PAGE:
Transformation and the mutability of self are also areas of investigation in this collection. In a 1968 reading at San Francisco State University, Fraser describes the title poem “Change of Address” as “a collage poem having really to do with identity and wanting very much to have the right to change constantly.”

    These remarks could be interpreted as signaling a feminist poetics that would become more crystallized in the next few decades. Fraser has described her subsequent struggle in the 1970s and 1980s “to get off of that ‘I’ place that was so prominent for those of us who came into poetry in the 60s.” After Change of Address, Fraser would invent new ways of engaging with the page, experimenting with white space, fragment, and found text to express silences, erasure, and the tentative nature of articulation for women under patriarchy. Her later books also use these and other strategies to explore history, visual art, and translation of both cultures and languages.

    This first book publication demonstrates Fraser’s dexterity as a wordsmith, presages her groundbreaking work in bringing together the politics of gender with poetic experimentation, and points toward a lifelong commitment to investigating new territories of experience and language.

    —Suzanne Wise, Staff Writer at Poets House. Foundational research contributed by Joe Fritsch.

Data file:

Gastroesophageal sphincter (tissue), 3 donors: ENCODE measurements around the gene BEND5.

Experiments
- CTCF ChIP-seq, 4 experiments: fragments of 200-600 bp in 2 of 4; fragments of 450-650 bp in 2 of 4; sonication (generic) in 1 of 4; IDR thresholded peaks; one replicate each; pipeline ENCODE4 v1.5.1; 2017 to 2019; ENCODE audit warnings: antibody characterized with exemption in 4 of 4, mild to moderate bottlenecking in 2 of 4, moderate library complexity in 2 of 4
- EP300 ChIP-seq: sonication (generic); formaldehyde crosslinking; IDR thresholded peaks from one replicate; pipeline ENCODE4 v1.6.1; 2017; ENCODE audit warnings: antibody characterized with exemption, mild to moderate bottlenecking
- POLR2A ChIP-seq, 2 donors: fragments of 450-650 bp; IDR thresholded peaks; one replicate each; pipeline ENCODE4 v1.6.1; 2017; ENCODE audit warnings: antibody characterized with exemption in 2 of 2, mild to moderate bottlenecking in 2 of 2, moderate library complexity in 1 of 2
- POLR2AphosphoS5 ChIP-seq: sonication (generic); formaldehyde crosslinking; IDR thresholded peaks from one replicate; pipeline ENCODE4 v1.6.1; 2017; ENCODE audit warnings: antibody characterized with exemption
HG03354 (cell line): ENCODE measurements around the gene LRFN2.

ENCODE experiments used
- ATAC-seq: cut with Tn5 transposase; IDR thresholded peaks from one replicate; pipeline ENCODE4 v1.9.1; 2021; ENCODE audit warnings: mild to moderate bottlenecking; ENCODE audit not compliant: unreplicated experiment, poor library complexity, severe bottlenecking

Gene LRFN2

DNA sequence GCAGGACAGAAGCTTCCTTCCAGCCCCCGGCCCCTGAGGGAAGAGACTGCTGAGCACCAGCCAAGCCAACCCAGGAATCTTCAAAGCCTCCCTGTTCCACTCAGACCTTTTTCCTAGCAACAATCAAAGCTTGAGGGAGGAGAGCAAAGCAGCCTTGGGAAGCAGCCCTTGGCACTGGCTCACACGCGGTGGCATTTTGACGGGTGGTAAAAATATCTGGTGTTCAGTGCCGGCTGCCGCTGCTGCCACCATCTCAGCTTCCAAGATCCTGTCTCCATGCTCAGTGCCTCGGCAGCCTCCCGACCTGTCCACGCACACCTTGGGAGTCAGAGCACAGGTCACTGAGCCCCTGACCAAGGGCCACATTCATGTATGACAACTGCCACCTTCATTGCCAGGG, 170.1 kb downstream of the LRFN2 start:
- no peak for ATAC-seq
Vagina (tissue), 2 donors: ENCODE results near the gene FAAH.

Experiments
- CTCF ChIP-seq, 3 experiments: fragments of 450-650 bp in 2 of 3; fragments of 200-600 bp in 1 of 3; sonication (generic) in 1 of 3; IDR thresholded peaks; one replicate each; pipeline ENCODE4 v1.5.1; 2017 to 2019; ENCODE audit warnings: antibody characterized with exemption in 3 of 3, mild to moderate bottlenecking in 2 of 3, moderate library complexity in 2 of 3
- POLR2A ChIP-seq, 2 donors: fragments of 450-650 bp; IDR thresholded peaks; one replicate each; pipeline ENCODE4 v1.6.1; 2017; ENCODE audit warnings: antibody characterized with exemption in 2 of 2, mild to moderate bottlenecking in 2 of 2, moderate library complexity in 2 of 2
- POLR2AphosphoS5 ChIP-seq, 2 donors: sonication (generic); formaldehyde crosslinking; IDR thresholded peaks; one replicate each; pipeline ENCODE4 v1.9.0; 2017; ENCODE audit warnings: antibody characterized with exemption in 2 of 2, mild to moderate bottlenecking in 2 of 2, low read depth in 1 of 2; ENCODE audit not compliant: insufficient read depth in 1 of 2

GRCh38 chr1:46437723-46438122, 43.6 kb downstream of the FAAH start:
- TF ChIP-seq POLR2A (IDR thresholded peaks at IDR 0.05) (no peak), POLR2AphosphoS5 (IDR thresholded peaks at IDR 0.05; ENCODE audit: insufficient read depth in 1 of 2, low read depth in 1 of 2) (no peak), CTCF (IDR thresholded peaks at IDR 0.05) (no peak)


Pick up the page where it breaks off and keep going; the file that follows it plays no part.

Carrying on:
Change of Address is presented on this site by permission of the author.

    Kathleen Fraser

    "From as early in my life as I can remember, I resisted others’ categories and imperatives, perhaps because there were so many of them. I didn’t like being identified too readily or absolutely, nor did I wish to represent anything that could be described ahead of time.”

    Staying true to that dictum, from her 1993 essay “Faulty Copying,” was at the core of Kathleen Fraser’s writing, a five‐decade practice committed to unveiling new processes and poetic registers.

    Born in Oklahoma, Kathleen Fraser (1935 - 2919) grew up in a Calvinist family and lived in Tulsa, then in small‐town Colorado, and finally in Southern California, where she attended Occidental College in Los Angeles. Moving to New York in the late 1950s, she worked for Mademoiselle and took poetry workshops with Stanley Kunitz and Kenneth Koch. Early influences included Sylvia Plath, Robert Lowell, and Anne Sexton. She learned, as she said, how to write a New Yorker poem. Three of her early poems were published there.